Last week (or maybe a little longer ago) I found four ceramic heads that I made a long, long time ago. I wanted to use them in new projects. Last week (or maybe slightly longer ago) I started to think of ways to use this bisque fired beast head. I pulled out a pair of wooden paint stirs and three sizes of old prescription bottles.
Today I was eager to try to find a way to use the head and a bottle. I got out a sketchbook...once I started drawing I had some ideas I liked.
|I had been planning on using the bottle with the open end down and putting the paint stir/paintbrush legs up into the empty space and fill it in with plaster cloth to secure them|
|then it dawned on me to use the cap for the bottle and drill holes into it and then attach the assembly to the bottle body|
|an example of what an eye might look like once placed in the socket|
|I found a cap -- not sure if it is the exact one, but it will work|
|so now I needed to affix the head to the new paint stir shoulders to prep for plaster cloth|
After a break (and some time to think about the project) I decided it would be better to drill holes in the bottle body for "shoulders" because I was out of love with the sawed off paint stir...for this guy anyway. And while I was working, more ideas started to come...
|At this point I decided I didn't like how the head was looking like a skull so I added plaster cloth to it to reshape it.|
|It is hard to tell from these photos, but it really does look better with the plaster cloth vs the "skull" look.|
|I found the part that was really throwing it off and added more plaster cloth to make the head more symmetrical.|
|I dropped the plastic ball beads back in to fill up the sockets -- for now|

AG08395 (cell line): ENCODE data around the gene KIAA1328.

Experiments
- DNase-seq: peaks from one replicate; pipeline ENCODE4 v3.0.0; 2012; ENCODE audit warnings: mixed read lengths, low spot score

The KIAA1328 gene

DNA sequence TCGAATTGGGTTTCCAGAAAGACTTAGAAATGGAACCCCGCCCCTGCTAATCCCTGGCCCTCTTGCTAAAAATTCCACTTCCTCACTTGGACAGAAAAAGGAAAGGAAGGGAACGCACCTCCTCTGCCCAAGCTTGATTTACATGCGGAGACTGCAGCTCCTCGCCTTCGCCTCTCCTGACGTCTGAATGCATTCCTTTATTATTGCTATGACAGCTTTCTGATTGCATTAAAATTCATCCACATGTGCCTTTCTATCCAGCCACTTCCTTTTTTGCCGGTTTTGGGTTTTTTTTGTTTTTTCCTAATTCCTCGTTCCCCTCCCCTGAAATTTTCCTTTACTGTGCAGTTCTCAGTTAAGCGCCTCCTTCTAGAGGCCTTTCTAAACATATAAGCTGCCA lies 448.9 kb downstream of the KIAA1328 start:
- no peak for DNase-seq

I was eager to cut up the paintbrushes for legs -- I decided to sort of joint them -- then I was obsessed with drilling holes through them so I could add some sort of jump rings as connectors. I started out by trying the big (real) drill but it was too unwieldy for such small surfaces. I dragged out the Dremel tool but it scares me sometimes with how fast it goes...and it gets hot and starts to burn the wood...then I start to become less confident...then that turns into being actually afraid of using it because accidents start to happen. Like the drill goes all the way through the wood and before I can turn the Dremel tool off it sort of takes off and spins the piece I drilled through at a billion miles an hour while I am trying to quickly turn the tool off but I don't want to get hit with the spinning piece. Gah. So then I gave in and brought the Dremel drill press into the plaster cloth studio -- it made everything much better.
|I think it might be time to get a new blade for the saw.|
|I should have just brought out the Dremel drill press in the first place.|
|the difference -- on the right shows what happens when I start to get scared of the drill and it spins with the piece attached to it|
|the paintbrush section where I started using the drill press|
|wow -- look how close to the edge I got without the wood splitting or taking off|
|yes...MUCH better with the drill press|
|the drilled paintbrushes for legs|
|playing around with cutting wire "jump rings" to test out ways to attach the arms|
I took another break and I was thinking about how to attach the leg sections to the bottle lid. I knew the legs wouldn't be very weighty so I wasn't terribly concerned with just popping this lid on -- I don't think it is the right one -- I couldn't twist it on. It seems to be fine. Then I realized (another "duh!" moment) that this guy would need to hang to dry. I used white wire coat hangers to hook through the drilled holes in the "shoulders" and supported them with a regular hanger and hung this guy in the guest bathroom to dry...this is enough for tonight!